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How does the expansion of regional cross-border banks affect bank competition in Africa?

01.06.2015Florian Léon

African banking sectors have witnessed significant changes in their structure over the past several decades with the penetration of regional cross-border banks. We have investigated whether these changes have led to more competition in the banking industry.

The entry of foreign banks increases the number of players and therefore, is likely to increase competition in the banking sector. Moreover, cross-border banks have a comparative advantage when entering new markets in terms of better access to capital, risk diversification, scale economies, skill and management expertise. In particular, foreign banks that originated from Africa have an additional competitive advantage in dealing with countries sharing similar institutional, cultural and economic characteristics. These banks could thus adopt more aggressive strategies to gain market shares.

Several factors, however, may limit the ability of African cross-border banks to increase competition in host markets. The effect of foreign banks entry on competition is conditional to market strategies and the degree of engagement of the regional banks in host countries. For instance, the entry of new banks can exert no effect on competition if these banks follow their clients abroad or focus on a fringe demand that is not financed by domestic banks. Thus, a foreign bank might become a dominant player and reduce contestability. In addition, the multi-market contact theory documents that firms interacting in several markets have more incentives to collude. Therefore the fact that cross-border banks interact in different national markets may reduce their willingness to compete.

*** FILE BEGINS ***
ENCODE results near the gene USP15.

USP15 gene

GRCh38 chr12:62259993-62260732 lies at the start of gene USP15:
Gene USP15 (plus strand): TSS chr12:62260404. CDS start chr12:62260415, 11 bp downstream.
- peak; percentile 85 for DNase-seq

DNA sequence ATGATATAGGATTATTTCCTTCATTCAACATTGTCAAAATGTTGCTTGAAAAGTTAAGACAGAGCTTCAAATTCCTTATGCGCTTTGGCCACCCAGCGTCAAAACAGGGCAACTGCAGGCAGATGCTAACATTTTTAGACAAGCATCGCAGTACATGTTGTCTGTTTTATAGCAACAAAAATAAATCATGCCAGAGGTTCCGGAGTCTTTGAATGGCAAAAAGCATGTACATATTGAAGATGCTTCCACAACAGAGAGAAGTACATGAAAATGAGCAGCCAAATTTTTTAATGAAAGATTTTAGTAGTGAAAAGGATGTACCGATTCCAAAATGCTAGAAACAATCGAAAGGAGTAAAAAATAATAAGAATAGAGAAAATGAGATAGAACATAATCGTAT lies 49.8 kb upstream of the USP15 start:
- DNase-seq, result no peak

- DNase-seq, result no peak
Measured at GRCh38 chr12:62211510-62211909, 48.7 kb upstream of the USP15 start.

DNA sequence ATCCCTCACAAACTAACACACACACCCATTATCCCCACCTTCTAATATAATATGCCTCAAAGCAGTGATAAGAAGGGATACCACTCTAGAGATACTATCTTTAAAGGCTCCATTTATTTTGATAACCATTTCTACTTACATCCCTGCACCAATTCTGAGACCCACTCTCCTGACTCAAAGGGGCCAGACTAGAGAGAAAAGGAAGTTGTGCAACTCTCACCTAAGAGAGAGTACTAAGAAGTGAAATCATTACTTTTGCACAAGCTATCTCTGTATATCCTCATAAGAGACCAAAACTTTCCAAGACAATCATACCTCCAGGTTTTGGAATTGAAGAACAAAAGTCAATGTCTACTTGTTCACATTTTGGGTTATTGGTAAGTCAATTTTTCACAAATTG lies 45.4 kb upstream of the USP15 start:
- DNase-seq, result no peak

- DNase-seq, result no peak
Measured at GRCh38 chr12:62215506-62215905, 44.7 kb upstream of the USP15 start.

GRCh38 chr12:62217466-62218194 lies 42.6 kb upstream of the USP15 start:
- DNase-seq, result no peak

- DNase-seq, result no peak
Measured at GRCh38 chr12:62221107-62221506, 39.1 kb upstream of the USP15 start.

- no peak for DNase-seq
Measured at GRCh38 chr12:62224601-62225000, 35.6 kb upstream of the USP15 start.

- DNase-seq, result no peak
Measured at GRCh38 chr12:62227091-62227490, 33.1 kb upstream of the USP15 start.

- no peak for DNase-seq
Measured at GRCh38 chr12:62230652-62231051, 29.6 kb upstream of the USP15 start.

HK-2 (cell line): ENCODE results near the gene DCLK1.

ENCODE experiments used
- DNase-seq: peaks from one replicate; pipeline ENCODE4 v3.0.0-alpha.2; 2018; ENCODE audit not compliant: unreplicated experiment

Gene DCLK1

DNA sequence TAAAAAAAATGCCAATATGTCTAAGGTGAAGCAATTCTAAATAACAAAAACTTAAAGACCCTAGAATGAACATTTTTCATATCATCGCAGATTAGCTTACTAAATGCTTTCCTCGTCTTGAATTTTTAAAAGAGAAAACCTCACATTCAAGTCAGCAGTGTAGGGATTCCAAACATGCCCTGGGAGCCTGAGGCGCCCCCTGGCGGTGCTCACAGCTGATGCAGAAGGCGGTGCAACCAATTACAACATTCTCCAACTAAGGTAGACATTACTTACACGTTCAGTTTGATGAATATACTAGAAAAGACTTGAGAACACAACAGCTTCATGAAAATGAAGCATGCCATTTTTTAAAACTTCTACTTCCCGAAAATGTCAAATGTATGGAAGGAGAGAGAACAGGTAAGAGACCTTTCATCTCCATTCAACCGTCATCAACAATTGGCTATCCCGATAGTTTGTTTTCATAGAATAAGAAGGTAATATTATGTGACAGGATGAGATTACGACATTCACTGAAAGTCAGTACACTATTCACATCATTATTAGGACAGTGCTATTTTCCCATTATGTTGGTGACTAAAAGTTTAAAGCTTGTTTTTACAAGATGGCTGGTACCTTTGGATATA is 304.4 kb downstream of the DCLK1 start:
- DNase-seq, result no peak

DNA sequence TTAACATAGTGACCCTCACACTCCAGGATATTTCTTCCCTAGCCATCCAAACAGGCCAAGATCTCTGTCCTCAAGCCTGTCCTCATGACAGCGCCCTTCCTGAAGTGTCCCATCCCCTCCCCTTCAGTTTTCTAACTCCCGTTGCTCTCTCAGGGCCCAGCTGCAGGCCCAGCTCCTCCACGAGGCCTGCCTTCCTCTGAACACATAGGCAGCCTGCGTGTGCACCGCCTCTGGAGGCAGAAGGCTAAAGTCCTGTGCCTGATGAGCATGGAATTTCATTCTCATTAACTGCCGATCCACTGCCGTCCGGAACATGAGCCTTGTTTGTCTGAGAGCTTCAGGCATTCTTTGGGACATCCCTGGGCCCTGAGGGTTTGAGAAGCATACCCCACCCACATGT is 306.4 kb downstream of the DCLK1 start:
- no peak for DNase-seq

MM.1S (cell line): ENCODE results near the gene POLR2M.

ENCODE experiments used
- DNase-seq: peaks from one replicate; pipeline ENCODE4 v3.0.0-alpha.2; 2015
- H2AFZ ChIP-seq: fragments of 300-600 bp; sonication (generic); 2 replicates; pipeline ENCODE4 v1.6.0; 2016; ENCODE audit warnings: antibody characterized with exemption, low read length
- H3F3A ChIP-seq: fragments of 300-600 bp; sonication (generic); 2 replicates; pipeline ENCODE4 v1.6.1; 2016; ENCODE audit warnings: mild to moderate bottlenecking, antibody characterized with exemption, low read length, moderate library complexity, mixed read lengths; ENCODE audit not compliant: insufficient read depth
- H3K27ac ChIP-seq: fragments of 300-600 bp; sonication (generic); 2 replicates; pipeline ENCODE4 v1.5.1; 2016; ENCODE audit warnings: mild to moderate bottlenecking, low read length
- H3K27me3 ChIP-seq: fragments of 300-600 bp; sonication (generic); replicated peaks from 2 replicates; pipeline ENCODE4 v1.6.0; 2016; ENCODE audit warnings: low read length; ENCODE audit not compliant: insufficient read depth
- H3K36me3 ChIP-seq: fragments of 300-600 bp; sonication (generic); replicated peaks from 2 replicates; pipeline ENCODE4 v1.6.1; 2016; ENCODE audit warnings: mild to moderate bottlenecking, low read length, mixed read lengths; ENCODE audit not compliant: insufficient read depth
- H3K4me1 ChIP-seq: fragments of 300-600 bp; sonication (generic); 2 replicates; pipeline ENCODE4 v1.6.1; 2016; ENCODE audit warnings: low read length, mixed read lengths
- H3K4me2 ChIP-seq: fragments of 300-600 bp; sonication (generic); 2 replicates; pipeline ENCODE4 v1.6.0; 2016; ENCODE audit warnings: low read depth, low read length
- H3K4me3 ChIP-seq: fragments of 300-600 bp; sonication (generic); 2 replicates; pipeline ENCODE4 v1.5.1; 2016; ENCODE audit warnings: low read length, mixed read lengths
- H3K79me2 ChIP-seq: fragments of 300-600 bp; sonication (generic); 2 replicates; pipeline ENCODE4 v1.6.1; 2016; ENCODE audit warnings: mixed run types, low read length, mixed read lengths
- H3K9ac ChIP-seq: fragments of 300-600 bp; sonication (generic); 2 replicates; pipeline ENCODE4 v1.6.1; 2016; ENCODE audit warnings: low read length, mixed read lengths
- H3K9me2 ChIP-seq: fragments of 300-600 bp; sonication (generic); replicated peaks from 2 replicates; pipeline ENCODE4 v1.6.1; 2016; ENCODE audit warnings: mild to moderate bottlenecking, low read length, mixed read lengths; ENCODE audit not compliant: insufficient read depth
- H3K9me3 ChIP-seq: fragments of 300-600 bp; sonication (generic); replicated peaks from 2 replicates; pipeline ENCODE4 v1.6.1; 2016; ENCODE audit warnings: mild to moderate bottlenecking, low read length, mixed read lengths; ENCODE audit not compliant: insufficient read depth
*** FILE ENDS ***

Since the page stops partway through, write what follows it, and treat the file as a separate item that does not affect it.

To investigate how the expansion of regional banks in Africa has affected banking sector competition, we compared the evolution of competition and the market share of African cross-border banks over the period 2002-2009 in a sample of seven West African countries (Benin, Burkina-Faso, Côte d'Ivoire, Mali, Niger, Senegal, Togo). We used 3 different measures of competition: the Lerner index, the Panzar-Rosse H-statistic and the Boone indicator. Countries under consideration in this study, which are all members of the West African Economic and Monetary Union (WAEMU), have a major advantage for our purpose. Since the mid-2000s, the WAEMU banking landscape has changed dramatically with the arrival and expansion of new banks from Africa. African cross-border banks began their expansion in the WAEMU ten years ago, whereas this change has occurred very recently elsewhere in the continent.

The findings of this study reveal that the penetration of regional banks goes hand-in-hand with more competition among banks. The results show that the degree of competition has increased since the mid-2000s.

Put differently, the expansion of regional banks seems to spur competition in Africa. These preliminary results should be confirmed by a more rigorous test including more African countries. In addition, further research should analyse the consequences of the development of cross-border banks on banking efficiency, stability and inclusion in Africa.

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This blogpost is based on the paper "Has competition in African banking sectors improved? Evidence from West Africa", prepared by Florian Léon from the University d'Auvergne - CERDI.

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